Journey Toward Justice"
Speech Given by Jim Jenkins
March 27, 1996
National Commission on Capital Punishment
City Hall in Philadelphia, Pennsylvania
Greetings ladies and gentleman and
respected panel members. It has been a long and arduous journey that has
brought me here before you today. One that is certainly far from over.
Before I bring you to this particular moment in time, let me take you back to my
I was raised as a child to always respect the value of human
life. I was taught by my grandmother that life was sacred and that I had the
responsibility to care for all of humanity. She was very firm in teaching me the value of
helping others and that you should always try to help those in need.
The death penalty was one of those issues that challenged a lot
of what I was taught as a child. Up until I was in college, I would sometimes
respond to certain acts of violence reported on the news by saying "Whoever did that
should be killed." To me, there were acts that beyond a shadow of a doubt
were punishable by death.
But that was before I studied criminology in college.
Once I read the statistical information, I realized that the justice system is unfair in
terms of the death penalty. I felt it was inherently wrong and I even felt ashamed
of myself for ever having thought "why not just kill them." My
grandmother's voice never rang truer in my heart. When I studied the racial and
economical inequalities of justice, I became outraged. I also devoured the Bill of
Rights and really tried to understand how capital punishment could NOT be considered
"cruel and unusual." And then I went to the Bible and re-acquainted myself
with the teachings of Jesus Christ.
I found the Bible to be filled with story after story of
Christ's compassion, which ultimately got him killed. I read passage after passage
and became quite appalled at how so many use that awful "eye for an eye"
argument from the Old Testament when Christ refuted it completely in Matthew 5:38:
"If someone strikes you on the right cheek, turn to him the other also."
It amazed me to think that we as a society take pride on how far we have come in this day
and age and yet we seem to have forgotten not only the teachings of Christ but the words
from many other religions that tell us a very simple truth: Killing, by any means, is
wrong. Up until last year, nothing ever prompted me to actively do anything about my
Last December I went to see the movie and read the book Dead Man
Walking. I must tell you that when I saw that film, I was so stunned by it that it
took me a day to stop the tears from escaping my eyes. As a former caregiver for an
AIDS clinic, I have seen a lot of death in my lifetime. I have actually held onto
one of my friends as he died. But the death I have seen seems nothing compared
to the premeditated horrors that Sister Helen Prejean saw. Sister Helen's story really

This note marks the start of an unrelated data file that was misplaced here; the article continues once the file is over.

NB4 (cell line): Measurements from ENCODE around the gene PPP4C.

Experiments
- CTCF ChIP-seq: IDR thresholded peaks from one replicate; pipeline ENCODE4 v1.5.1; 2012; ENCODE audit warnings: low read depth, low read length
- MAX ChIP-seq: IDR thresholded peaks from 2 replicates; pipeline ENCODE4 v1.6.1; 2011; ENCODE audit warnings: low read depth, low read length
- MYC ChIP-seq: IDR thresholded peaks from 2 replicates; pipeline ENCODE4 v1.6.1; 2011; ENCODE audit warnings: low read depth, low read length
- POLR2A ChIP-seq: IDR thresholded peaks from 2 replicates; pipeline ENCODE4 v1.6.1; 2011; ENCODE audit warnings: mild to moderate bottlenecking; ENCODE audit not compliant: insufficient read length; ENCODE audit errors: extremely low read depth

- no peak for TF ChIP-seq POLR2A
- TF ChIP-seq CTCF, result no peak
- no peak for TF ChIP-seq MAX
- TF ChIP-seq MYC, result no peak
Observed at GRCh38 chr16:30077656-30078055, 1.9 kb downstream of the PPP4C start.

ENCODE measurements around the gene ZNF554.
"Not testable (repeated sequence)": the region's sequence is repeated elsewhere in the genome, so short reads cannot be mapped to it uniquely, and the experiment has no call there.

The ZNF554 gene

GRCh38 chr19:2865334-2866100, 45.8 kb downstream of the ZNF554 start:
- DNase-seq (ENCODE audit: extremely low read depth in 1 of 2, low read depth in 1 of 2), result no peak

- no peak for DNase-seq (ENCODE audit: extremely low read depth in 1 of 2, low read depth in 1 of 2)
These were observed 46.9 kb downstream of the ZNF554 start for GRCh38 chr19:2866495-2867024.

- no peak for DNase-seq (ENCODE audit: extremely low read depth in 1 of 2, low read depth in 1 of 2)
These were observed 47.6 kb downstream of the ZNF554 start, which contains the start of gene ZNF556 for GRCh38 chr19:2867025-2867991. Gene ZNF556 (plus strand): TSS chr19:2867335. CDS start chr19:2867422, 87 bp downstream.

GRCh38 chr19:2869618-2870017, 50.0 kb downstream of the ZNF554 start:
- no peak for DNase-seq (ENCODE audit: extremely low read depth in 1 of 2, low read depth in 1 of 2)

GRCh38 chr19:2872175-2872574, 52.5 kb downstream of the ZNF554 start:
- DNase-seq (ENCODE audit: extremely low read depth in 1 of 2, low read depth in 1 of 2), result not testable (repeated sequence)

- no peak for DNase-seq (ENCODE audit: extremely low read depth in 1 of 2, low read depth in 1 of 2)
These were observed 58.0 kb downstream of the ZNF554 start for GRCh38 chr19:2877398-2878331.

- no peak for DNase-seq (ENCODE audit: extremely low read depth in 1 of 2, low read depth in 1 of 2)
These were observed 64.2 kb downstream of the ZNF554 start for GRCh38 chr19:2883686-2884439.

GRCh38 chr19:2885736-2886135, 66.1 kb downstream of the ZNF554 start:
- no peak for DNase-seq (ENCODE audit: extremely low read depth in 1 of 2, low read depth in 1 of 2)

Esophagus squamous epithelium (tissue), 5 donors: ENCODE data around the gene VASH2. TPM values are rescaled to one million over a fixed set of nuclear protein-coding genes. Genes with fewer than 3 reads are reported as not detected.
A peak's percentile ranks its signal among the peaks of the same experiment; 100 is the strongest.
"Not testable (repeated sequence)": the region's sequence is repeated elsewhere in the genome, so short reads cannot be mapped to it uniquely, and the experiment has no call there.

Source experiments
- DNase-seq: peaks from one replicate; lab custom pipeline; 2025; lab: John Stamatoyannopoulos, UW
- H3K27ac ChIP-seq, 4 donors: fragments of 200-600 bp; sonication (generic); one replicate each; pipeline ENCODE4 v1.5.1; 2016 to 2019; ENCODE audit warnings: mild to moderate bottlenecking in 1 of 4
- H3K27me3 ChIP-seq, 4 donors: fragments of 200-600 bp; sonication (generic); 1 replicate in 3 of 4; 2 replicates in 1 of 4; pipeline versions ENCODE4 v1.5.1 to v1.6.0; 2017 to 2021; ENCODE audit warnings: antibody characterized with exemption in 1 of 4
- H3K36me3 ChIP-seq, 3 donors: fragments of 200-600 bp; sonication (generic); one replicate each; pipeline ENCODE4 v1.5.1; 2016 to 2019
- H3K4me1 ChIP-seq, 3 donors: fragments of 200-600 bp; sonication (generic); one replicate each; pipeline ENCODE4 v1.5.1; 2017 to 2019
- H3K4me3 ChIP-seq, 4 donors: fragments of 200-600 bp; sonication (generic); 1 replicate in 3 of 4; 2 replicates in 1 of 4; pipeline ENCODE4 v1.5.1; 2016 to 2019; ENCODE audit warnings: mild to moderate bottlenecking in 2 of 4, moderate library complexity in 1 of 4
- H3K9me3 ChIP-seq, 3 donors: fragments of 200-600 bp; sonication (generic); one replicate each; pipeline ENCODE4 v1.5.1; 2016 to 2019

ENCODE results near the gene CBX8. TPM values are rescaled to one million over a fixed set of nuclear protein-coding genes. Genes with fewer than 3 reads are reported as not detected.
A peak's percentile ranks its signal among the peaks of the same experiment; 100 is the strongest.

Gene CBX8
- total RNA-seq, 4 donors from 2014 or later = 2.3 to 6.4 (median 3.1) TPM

touched my life and filled me with not only this great sadness but also the desire to
learn more about a process that completely horrified me. So on January 31st, I was
innocently surfing the World Wide Web and found a site for the National Commission on
I found a page that advertised stories of inmates and how you
could help them and so I clicked on an essay called "Prayer of the Altar Boy"
about a man named Frank Chester. In 1987, he and a friend, Rick Laird, were out at a
local bar in Tullytown Pennsylvania, when they met Anthony Milano. Anthony and Frank
found they had a lot in common. They were both Italian, both raised Catholic, and
both were on the verge of getting their lives together and facing their futures as
adults. But that was to end when Rick, Frank, and Anthony left the bar.
A day later, Anthony Milano's body was found in a wooded area off
Route 13, his throat slashed open; his car torched and burned. A few months after
that, Rick Laird and Frank Chester would find themselves being tried together and
sentenced to death for the horrible demise of Anthony Milano. As I read the essay, I
felt this horrible feeling in my stomach because I was transported back in time to when
the trial actually happened.
The District Attorney created a media circus with this case
. The motive for the murder was that Anthony was killed because Frank Chester and
Rick Laird were sickened by Anthony's homosexuality. You see, I myself am a gay man
and this case took me back in time because the national and gay press really made an issue
of this trial. This case was the first time the death penalty was used in a gay hate
crime and I remembered at the time of the trial thinking "What a couple of frigging
monsters." As I continued to read Frank's story, all of the feelings of
revulsion and contempt that I had for the two men who had killed Anthony Milano
But as I was reading the essay, it said that Frank was actually
innocent and I thought "huh?" How could that be? I was in disbelief but I
felt that I should say something to Frank. So I wrote a very brief note to him saying
I was familiar with his case and that I remembered who he was. I even told him I was
gay and how I had never forgotten that case. I also told him it didn't matter to me
whether or not he was innocent, I thought he should not be killed. I sent the letter